Every morning you can find my mom upstairs, help tending to our rooftop garden, resuscitator fully equipped with garden gloves, drug a wide brimmed hat and a hose in hand. They say Mom knows best, so here she is, doling out gardening advice and talking about plant sex. -Veronica
To our delight, the rooftop garden last year was a meeting place for buzzing bees, fluttering butterflies, vocal songbirds and, ahem, migrant workers – a colony of mail-order ladybugs that worked for food and board. Since we’re in a mid-rise building in Long Island City with plenty of sun, seasoned gardening experts assured us that bees and butterflies can still grace our plants. The bountiful abundance of vegetables — beans, tomatoes, peas, zucchinis, cucumbers, radish, lettuce, eggplants, pepper, green onion and a host of other experimental fruits and herbs — throughout May to October last year pretty much exceeded our expectations. We had enough not just to indulge in “flower pot to cooking pot” dining, but also to share with others. Our little baskets of fresh-cut garden produce became a great diplomatic gesture to reach out to our new neighbors in the community.
Ironically, the spacious backyards we had while living in the suburbs of California and New York did not yield nearly as much food or fun. Our yard was a source of frustration and costly maintenance – dealing with chauvinistic gardeners who habitually overbilled us for all types of “additional services” – from grass seeding, weeding, tree grooming and removal, lawn patching, grub-killing… Then we had to pay for all the supposed fertilization, replacement of sprinkler heads (knocked away by snow ploughs), not to mention weatherization.
We took the long growing season in Southern California for granted, and the 20-pound bags of fresh oranges for $5 from the weekend farmers market were not exactly an incentive to try growing edibles. While we did have some basil, cilantro and tomatoes, we focused more on fragrant species to perfume our yard. There were bushes of gardenias and sweet olives that rendered intoxicating aromas to welcome us home after a long day at work.
After moving from Los Angeles to a New York suburb a train ride away from Manhattan, our first attempt to grow produce and herbs was met with a rude awakening. Our vegetable patch was practically an all-you-can-eat salad bar for the neighborhood rabbits, deer, woodchucks and other cute but hungry animals. Our grueling work schedules, forced to accommodate to the Metro-North train times, made it difficult for us to devote time to our garden. We simply gave up planting vegetables and herbs and settled for amusement from the parade of animal visitors that dropped by.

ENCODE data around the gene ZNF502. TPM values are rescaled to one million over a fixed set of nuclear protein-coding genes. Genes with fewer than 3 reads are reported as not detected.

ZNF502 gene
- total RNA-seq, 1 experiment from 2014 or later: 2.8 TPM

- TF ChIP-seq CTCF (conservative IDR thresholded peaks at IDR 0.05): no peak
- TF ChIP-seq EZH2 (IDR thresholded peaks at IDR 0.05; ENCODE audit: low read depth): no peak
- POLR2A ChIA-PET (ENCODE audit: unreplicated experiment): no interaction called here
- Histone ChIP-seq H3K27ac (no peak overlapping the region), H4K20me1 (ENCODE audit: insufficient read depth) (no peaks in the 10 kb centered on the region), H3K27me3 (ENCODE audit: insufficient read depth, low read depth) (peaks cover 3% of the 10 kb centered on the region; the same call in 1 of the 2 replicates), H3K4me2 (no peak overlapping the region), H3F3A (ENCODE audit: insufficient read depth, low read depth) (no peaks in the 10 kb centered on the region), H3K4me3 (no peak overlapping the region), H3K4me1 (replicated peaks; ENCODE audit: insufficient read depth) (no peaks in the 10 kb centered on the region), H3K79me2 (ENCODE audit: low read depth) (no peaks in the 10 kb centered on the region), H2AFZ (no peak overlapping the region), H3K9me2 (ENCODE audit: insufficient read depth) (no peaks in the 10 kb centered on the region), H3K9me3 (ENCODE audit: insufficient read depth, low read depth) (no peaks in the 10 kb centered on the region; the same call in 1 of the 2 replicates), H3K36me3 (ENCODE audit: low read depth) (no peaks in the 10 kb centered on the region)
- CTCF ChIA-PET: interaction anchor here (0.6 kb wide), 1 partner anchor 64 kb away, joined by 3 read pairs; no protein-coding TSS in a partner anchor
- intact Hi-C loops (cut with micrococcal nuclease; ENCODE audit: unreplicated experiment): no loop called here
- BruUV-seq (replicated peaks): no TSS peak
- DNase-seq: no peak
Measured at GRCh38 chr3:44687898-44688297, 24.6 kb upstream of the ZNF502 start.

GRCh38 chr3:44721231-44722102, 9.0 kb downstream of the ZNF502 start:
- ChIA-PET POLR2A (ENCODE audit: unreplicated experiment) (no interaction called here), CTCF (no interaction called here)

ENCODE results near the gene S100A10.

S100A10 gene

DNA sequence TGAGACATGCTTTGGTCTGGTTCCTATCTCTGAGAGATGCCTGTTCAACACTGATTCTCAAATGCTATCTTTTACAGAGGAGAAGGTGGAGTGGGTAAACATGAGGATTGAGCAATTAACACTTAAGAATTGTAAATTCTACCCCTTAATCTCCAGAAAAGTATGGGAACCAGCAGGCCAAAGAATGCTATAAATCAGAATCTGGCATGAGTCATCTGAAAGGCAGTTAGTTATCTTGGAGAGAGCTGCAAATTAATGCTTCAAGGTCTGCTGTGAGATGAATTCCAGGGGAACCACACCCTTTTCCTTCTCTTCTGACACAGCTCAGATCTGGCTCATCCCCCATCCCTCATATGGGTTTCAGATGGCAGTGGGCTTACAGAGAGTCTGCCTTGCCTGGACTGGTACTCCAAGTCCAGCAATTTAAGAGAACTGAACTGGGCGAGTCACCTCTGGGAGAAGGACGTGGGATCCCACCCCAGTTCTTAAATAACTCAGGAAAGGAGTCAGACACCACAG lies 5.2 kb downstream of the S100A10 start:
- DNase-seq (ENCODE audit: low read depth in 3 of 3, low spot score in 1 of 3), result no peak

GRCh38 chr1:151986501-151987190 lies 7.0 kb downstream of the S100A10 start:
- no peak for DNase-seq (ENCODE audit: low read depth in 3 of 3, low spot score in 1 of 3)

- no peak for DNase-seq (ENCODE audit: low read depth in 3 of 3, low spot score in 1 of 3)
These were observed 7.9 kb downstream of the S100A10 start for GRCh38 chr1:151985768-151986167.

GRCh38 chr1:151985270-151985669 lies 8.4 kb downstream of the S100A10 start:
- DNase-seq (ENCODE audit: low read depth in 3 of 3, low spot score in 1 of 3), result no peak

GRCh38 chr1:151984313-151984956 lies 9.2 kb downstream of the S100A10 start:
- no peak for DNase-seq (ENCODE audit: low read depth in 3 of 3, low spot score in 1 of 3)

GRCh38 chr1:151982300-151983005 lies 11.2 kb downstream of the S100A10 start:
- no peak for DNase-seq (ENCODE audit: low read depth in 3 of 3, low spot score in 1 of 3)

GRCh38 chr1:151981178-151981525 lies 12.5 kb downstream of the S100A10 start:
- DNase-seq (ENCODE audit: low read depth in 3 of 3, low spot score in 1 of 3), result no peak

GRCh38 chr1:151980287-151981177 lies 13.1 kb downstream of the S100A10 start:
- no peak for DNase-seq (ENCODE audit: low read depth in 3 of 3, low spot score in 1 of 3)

Now that we have moved permanently to the city, we have actually become more inspired to make the most of our precious rooftop space. Lugging potting soil home was not exactly a breeze, and those planters are not cheap either. But we had this urge to maximize our outdoor space, and it’s still cheaper than our monthly payment to the gardener! This time around, we do not have any 4-legged animals dining on our salad bar. Frankly, I am still rejoicing about the liberation from our tyrant gardener. No mowing, blowing or sowing. Oh, and we have time saved from shorter commute.
Armed with the experience from year one, realizing what worked and what did not (which included a couple of short-lived yet beautiful banana trees and some succulents), we attempted to launch our indoor seed nursery in mid-April. Apart from being caretaker for these seedlings, Veronica has become more vigilant, playing chastity police to adolescent herbs, snipping any buds to prevent them from bolting (unwanted pregnancies) for healthier edible foliage.
Emboldened by other rooftop growers’ success in growing taller trees in spite of the wind, we added a collection of new trees – Asian pear, peach, jujube, cherry, persimmon and some colorful Japanese maple. We also installed a ladybug house behind a pear tree, offering deluxe accommodation for our visiting ladybugs.
Our delicate, fern-like asparagus grew stronger and taller, and our strawberries came back to our surprise. Other perennials woke up in the spring and exuded charm and beauty with colorful blooms like never before, and our blueberry plants are promising a bountiful crop.
But it really bothered us that our healthy heirloom tomato plants have not been bearing fruits. Unlike our Asian pear trees (we bought 2 to cross pollinate), tomato plants self-pollinate, and do not need cross pollination. It’s perhaps time for some human intervention! The “no-sex please” only applies to our herbs, and we totally want our fruit plants to be sexually active and fertile. Of course it is troubling that our bee population seems to be dwindling – and there seems to be no conclusive reason why. Let’s hope more bees will find their way to our rooftop soon.
After some research, we learned that we could use our electric toothbrush to perform pollination! Who knew – our Oral B toothbrush is a sex tool for our tomatoes! Hallelujah! After watching a how-to video online, my husband was thrilled with the idea and volunteered to offer experimental artificial pollination for our under-sexed plants, giving them some serious vibrations.
The idea that we’re artificially inducing the fruiting process is a bit weird. But hey, we need tomatoes. We crave for those deliciously sweet vine-ripened brandywine black beauties that possess a depth of tomato flavor you can’t find in any aisle of the supermarket. So, fingers crossed for some signs of success.
Our lesson learned here is that there are times we need to be involved with the reproduction process. We just hope that our crop can still be classified as “organic.”